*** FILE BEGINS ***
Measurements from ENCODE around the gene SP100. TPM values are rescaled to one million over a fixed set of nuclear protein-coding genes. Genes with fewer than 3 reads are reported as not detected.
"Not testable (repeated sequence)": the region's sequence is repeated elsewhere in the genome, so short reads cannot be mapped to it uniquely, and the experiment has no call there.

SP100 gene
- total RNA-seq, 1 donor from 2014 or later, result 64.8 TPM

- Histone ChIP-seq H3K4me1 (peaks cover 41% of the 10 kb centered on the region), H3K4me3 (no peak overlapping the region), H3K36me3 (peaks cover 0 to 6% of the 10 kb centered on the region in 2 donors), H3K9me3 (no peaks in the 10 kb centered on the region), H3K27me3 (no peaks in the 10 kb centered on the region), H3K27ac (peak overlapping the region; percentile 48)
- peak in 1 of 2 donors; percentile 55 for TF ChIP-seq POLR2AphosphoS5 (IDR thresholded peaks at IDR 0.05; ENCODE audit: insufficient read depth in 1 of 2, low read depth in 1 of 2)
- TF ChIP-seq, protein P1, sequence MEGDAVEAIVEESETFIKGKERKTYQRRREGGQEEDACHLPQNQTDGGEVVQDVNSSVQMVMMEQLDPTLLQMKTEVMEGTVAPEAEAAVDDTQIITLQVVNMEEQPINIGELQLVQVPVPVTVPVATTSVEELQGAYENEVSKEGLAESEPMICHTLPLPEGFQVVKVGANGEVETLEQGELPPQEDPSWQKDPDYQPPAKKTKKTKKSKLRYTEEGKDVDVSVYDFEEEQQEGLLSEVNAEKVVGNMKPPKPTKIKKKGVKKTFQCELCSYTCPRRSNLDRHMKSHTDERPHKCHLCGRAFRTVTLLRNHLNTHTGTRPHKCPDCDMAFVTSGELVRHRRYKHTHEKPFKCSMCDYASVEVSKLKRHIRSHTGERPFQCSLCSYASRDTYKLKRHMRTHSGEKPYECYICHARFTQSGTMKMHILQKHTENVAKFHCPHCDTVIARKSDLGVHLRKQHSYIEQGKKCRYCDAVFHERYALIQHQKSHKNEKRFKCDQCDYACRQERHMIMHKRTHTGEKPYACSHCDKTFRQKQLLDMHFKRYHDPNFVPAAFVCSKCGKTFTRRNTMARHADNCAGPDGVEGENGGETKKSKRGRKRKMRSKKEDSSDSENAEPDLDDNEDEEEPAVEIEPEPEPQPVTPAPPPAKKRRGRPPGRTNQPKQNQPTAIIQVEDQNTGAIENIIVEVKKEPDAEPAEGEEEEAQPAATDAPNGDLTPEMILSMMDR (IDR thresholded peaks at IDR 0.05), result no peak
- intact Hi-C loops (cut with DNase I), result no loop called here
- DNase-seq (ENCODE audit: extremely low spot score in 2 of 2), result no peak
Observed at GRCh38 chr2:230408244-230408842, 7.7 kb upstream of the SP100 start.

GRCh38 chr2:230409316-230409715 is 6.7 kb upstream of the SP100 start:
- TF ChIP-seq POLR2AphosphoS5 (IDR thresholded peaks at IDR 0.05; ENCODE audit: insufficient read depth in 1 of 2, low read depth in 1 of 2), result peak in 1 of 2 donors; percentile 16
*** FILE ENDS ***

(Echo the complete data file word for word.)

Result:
Measurements from ENCODE around the gene SP100. TPM values are rescaled to one million over a fixed set of nuclear protein-coding genes. Genes with fewer than 3 reads are reported as not detected.
"Not testable (repeated sequence)": the region's sequence is repeated elsewhere in the genome, so short reads cannot be mapped to it uniquely, and the experiment has no call there.

SP100 gene
- total RNA-seq, 1 donor from 2014 or later, result 64.8 TPM

- Histone ChIP-seq H3K4me1 (peaks cover 41% of the 10 kb centered on the region), H3K4me3 (no peak overlapping the region), H3K36me3 (peaks cover 0 to 6% of the 10 kb centered on the region in 2 donors), H3K9me3 (no peaks in the 10 kb centered on the region), H3K27me3 (no peaks in the 10 kb centered on the region), H3K27ac (peak overlapping the region; percentile 48)
- peak in 1 of 2 donors; percentile 55 for TF ChIP-seq POLR2AphosphoS5 (IDR thresholded peaks at IDR 0.05; ENCODE audit: insufficient read depth in 1 of 2, low read depth in 1 of 2)
- TF ChIP-seq, protein P1, sequence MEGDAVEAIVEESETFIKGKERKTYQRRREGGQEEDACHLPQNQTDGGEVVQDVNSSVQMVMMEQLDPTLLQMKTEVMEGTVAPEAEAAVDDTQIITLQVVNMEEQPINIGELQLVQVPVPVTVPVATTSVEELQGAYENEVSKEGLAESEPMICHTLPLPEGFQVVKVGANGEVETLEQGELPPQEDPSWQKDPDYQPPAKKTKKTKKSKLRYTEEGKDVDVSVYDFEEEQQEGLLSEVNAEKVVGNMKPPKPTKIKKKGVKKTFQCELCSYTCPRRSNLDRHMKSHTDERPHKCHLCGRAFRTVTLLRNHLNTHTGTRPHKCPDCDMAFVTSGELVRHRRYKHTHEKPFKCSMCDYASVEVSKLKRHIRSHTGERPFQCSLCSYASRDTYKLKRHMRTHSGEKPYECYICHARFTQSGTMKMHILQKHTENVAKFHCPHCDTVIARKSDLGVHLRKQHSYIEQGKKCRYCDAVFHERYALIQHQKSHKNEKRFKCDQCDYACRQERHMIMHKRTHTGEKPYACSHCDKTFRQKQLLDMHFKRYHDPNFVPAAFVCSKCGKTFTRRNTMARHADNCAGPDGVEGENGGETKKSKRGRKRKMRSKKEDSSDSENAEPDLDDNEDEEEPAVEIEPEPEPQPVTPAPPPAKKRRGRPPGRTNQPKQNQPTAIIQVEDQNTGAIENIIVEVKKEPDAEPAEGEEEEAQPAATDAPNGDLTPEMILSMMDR (IDR thresholded peaks at IDR 0.05), result no peak
- intact Hi-C loops (cut with DNase I), result no loop called here
- DNase-seq (ENCODE audit: extremely low spot score in 2 of 2), result no peak
Observed at GRCh38 chr2:230408244-230408842, 7.7 kb upstream of the SP100 start.

GRCh38 chr2:230409316-230409715 is 6.7 kb upstream of the SP100 start:
- TF ChIP-seq POLR2AphosphoS5 (IDR thresholded peaks at IDR 0.05; ENCODE audit: insufficient read depth in 1 of 2, low read depth in 1 of 2), result peak in 1 of 2 donors; percentile 16